Solenoid / 3d Printing

Given that DC and stepper motors are in the $5-$20 range, it’d be cost prohibitive to do a pixel-based interaction with them for this project. Instead, on Neil’s suggestion, I’ll try making my own solenoids.

Essentially, all a solenoid is is a bunch of magnet wire wrapped around a tube, really tightly, with a steel slug in the middle. I bought some simple nails to use as slugs, and 3d printed the holder.

I modeled the solenoid in Rhino, using a caliper to get precise dimensions for the nail and leaving some clearence to avoid friction and accommodate imperfections in the print.

Measuring the nail:

solenoid - caliper on nail

I printed on the Sindoh, using a raft and support materials to support the top of the solenoid housing.

solenoid - first 3d print

It was pretty easy to hook up to the power supply – I sanded down the ends of the wire to get rid of the inuslating layer, and then attached one end to the supply and one end to ground. It worked!

It worked at 5v, but I wanted to see if it could go any higher. 9v was a little better, but then I let it go a bit too high, and it melted. Whoops.

solenoid - melted

Modular Material Shifting Surface

Using Daniel Rozin’s Interactive PomPom Mirror as a starting point, I’d like to create a modular system of panels that can change from a hard surface to a soft surface. This could vary accoustics in a room if placed on a wall, or could alter the use of furniture, if placed in a coffee table.

Interactive PomPom Mirror by Daniel Rozin

This could be as a wall panel, where the pom poms recede behind a plywood panel.


If it was used as a table, you could have a soft coffee table for putting your feet up, or a hard one for eating dinner on.

This could be activated via an iPhone interface, or automated with pressure sensors, a hall effect magnetic sensor if included in dinnerware, or kinect output.


It may be too expensive to make a coffee table with all of those individual actuators, so for the scope of this project, it may make sense to make a modular unit that could be repeated on the wall or inserted into a coffee table.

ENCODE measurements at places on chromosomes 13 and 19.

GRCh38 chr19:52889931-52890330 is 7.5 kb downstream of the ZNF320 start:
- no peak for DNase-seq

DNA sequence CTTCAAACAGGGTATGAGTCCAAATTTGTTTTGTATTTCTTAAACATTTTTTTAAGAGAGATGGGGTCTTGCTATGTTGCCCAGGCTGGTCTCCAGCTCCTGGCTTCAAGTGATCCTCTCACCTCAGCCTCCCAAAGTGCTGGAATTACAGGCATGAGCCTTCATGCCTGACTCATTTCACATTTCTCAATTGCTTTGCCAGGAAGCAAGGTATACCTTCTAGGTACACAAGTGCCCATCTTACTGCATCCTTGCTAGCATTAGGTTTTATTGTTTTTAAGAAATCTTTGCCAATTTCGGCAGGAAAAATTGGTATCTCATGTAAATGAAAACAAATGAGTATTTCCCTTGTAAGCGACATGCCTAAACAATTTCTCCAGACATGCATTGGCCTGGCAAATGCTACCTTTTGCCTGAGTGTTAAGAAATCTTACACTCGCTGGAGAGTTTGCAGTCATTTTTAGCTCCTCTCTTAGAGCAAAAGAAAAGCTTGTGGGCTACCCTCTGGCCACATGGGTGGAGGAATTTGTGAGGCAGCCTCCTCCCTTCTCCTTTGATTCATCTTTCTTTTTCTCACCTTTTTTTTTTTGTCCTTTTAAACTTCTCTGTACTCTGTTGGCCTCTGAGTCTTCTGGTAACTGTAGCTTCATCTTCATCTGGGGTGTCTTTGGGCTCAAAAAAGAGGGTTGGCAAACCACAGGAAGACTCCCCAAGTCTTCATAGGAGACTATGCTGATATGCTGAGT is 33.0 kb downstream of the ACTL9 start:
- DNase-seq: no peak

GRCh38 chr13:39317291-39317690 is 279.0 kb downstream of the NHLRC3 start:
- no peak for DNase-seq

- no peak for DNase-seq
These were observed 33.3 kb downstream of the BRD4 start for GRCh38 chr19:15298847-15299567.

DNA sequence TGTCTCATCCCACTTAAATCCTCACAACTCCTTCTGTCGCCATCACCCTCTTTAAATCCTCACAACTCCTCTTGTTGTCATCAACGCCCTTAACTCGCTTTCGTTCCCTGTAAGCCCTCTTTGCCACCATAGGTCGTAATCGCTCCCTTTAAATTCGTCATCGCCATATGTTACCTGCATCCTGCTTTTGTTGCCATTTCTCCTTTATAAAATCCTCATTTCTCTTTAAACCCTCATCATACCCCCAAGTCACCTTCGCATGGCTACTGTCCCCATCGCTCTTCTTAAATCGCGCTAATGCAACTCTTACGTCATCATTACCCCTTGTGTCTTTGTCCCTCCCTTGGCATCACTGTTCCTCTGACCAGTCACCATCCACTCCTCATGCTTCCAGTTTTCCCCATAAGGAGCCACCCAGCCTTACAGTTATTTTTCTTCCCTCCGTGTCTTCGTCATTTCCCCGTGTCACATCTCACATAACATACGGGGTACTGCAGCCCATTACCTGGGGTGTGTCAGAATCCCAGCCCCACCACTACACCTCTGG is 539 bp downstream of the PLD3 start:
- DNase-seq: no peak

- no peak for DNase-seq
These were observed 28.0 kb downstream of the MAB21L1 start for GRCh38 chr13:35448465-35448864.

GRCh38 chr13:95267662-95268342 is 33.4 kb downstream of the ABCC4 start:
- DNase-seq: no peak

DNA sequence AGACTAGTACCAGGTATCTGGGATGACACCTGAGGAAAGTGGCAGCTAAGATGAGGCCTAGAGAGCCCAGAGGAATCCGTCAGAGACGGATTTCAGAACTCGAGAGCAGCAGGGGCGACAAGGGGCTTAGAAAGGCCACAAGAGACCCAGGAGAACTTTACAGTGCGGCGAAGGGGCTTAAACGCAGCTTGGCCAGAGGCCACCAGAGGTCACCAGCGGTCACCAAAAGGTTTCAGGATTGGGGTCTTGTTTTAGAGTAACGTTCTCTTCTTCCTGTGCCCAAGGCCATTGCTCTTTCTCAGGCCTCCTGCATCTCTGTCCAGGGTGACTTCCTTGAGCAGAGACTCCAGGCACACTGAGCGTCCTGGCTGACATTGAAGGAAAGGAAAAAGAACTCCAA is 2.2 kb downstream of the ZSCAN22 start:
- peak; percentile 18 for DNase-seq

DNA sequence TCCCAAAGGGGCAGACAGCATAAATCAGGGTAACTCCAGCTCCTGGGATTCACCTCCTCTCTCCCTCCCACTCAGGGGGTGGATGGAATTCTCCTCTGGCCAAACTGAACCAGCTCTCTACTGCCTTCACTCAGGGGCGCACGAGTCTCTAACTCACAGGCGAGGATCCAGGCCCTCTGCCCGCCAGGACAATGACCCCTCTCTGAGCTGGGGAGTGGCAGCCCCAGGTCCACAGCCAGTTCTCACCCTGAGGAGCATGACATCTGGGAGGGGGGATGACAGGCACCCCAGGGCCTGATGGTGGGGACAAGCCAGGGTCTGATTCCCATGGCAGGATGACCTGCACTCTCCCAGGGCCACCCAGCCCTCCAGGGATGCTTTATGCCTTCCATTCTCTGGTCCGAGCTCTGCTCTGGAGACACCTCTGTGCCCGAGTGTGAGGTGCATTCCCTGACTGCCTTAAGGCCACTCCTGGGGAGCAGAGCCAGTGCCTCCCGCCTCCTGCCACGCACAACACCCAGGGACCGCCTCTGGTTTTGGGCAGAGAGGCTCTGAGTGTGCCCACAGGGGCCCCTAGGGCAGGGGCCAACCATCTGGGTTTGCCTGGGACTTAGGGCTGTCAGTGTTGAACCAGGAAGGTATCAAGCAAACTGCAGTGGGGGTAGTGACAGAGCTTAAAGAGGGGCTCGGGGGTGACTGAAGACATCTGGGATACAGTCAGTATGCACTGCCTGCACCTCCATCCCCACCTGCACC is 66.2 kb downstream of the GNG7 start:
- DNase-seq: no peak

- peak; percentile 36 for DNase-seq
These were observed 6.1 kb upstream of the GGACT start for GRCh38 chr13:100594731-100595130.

The top surface could be plywood for a truly rigid surface, or a silicone that could allow the surface to close completely when the pom poms retract.


Responsive Acoustics

I’d like to create a panel that can change the acoustics in a room in response to the conversations going on inside of it.

Mood Meter by Affective Computing

Brixels by Breakfast

Environmental Characteristics

I’d like to make something that can fundamentally alter an environmental characteristic. I’d eventually like to link this to some physiological data, but for now I’m planning to focus just on the environmental change.

Examples of charactersitics are:

  • Room Dimensions
  • Sound
  • Light
  • Humidity
  • Views
  • Location

Physiological Synchrony Blinders

When two people are interacting, physiological indicators like electro-dermal activity (EDA) between the two becomes synchronized. This can indicate that two people are observing and reacting to one another.

I propose a wearable that wirelessly receives data about two individuals’ EDA synchrony, and returns their focus to each other if their attention starts to wane, as indicated by their physiological synchrony.



Sensors like the Empatica E4 can measure EDA.


Hovding’s inflatable bike helmet provides an example of a wearable technology that could be used to focus the users’ attention on each other.


Responsive Window Blinds

This proposal is for a set of window blinds that could selectively focus someone’s attention on something going on outside (or selectively prevent them from seeing something).


A sensor on the interior could track a person’s location in three dimensional space. A sensor on the exterior could use machine vision to identify birds, people, or weather events. A milled frame could support blinds that are attached to motors. As the user moves through space, the blinds could be rolled or unrolled to maintain a consistent frame of view for the person.